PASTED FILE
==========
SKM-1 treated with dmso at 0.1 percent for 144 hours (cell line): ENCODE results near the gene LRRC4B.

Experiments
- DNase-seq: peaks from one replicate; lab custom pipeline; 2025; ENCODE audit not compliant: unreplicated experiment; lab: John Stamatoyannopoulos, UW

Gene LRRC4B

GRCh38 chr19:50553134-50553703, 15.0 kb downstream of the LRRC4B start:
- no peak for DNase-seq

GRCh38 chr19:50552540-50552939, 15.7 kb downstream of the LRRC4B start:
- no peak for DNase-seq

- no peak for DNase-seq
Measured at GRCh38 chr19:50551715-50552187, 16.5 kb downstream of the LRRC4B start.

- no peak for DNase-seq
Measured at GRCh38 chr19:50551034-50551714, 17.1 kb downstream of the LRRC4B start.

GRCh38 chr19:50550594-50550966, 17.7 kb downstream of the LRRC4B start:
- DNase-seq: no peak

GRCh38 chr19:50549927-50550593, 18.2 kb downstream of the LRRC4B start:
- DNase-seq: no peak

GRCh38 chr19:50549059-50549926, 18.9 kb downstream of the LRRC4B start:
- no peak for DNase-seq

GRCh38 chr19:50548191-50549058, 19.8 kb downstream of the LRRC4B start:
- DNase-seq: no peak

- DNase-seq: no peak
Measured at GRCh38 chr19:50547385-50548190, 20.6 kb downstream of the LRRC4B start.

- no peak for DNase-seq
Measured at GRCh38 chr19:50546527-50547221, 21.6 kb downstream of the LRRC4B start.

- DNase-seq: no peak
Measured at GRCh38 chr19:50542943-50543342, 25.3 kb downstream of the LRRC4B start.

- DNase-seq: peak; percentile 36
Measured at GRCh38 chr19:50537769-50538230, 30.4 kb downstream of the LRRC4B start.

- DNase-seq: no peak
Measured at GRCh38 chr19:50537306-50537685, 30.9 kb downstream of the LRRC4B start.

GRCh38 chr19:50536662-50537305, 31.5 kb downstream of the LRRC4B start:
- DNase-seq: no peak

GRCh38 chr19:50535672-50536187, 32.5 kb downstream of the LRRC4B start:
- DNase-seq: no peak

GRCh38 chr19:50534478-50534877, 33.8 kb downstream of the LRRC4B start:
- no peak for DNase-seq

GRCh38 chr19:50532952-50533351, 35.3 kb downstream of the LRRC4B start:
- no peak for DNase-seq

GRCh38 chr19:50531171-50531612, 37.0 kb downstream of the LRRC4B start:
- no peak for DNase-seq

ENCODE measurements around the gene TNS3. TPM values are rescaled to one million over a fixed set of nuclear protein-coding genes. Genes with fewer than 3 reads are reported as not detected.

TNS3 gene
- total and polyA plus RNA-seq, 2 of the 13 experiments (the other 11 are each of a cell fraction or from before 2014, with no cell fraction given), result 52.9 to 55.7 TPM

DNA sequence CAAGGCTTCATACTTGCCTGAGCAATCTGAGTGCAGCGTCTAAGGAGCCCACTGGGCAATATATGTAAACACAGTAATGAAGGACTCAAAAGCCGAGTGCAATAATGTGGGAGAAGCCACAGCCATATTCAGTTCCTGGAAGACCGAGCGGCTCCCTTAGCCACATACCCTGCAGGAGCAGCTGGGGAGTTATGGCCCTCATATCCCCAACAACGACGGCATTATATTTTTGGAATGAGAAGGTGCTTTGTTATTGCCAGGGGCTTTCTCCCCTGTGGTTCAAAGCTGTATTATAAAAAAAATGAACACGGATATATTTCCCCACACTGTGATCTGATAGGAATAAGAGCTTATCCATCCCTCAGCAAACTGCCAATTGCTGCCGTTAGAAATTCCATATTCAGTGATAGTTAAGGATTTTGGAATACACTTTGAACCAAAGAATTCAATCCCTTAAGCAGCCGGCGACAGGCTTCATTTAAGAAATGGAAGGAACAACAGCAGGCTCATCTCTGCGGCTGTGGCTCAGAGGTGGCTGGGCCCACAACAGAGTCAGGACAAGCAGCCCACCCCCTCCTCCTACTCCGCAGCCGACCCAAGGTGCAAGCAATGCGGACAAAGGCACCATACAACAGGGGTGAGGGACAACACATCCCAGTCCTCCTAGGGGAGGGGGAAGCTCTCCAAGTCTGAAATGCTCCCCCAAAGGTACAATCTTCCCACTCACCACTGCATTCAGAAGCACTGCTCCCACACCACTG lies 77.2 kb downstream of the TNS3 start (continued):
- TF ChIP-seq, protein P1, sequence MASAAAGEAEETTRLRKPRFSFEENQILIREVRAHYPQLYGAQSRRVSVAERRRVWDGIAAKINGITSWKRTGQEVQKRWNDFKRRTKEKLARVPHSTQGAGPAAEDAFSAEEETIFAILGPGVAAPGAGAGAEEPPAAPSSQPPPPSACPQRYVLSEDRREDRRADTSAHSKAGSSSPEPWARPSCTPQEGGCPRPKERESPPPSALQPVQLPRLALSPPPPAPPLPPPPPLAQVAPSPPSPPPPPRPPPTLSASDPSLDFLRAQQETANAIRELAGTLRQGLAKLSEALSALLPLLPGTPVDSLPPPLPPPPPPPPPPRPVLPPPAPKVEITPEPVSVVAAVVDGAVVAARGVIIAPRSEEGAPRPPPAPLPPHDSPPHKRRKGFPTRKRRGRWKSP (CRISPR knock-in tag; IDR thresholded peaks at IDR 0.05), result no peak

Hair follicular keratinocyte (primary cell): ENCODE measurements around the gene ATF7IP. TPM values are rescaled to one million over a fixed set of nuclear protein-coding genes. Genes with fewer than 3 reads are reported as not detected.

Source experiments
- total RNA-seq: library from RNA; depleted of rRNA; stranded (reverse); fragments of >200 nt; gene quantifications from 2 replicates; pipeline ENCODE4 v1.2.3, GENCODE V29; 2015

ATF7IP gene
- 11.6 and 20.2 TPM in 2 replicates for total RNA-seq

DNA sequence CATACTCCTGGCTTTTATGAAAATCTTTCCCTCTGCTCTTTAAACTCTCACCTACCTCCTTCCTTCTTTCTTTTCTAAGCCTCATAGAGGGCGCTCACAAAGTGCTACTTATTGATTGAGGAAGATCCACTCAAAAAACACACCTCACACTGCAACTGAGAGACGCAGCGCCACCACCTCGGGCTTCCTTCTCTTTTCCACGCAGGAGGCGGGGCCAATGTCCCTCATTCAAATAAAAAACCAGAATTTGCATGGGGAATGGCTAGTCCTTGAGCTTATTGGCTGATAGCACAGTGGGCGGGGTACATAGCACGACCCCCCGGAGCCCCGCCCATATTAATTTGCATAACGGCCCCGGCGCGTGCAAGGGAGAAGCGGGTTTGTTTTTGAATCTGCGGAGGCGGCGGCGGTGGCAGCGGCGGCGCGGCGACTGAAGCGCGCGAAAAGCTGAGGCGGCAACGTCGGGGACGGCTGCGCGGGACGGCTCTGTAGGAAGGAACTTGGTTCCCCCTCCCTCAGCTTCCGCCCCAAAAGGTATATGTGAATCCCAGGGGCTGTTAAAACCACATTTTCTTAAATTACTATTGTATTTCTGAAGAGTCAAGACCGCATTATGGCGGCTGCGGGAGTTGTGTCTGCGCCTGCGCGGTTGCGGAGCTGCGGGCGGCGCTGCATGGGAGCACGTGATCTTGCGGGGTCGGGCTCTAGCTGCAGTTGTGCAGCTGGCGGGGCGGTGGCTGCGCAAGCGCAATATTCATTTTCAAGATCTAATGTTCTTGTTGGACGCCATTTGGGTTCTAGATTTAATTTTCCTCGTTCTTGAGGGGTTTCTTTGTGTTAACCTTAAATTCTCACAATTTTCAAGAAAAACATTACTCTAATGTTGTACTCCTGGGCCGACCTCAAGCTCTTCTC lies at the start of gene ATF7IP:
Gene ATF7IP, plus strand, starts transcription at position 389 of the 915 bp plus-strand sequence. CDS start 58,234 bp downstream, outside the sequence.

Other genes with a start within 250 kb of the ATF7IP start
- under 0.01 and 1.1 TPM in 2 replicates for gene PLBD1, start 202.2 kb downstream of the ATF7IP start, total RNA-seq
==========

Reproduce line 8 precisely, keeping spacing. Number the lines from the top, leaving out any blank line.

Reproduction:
- no peak for DNase-seq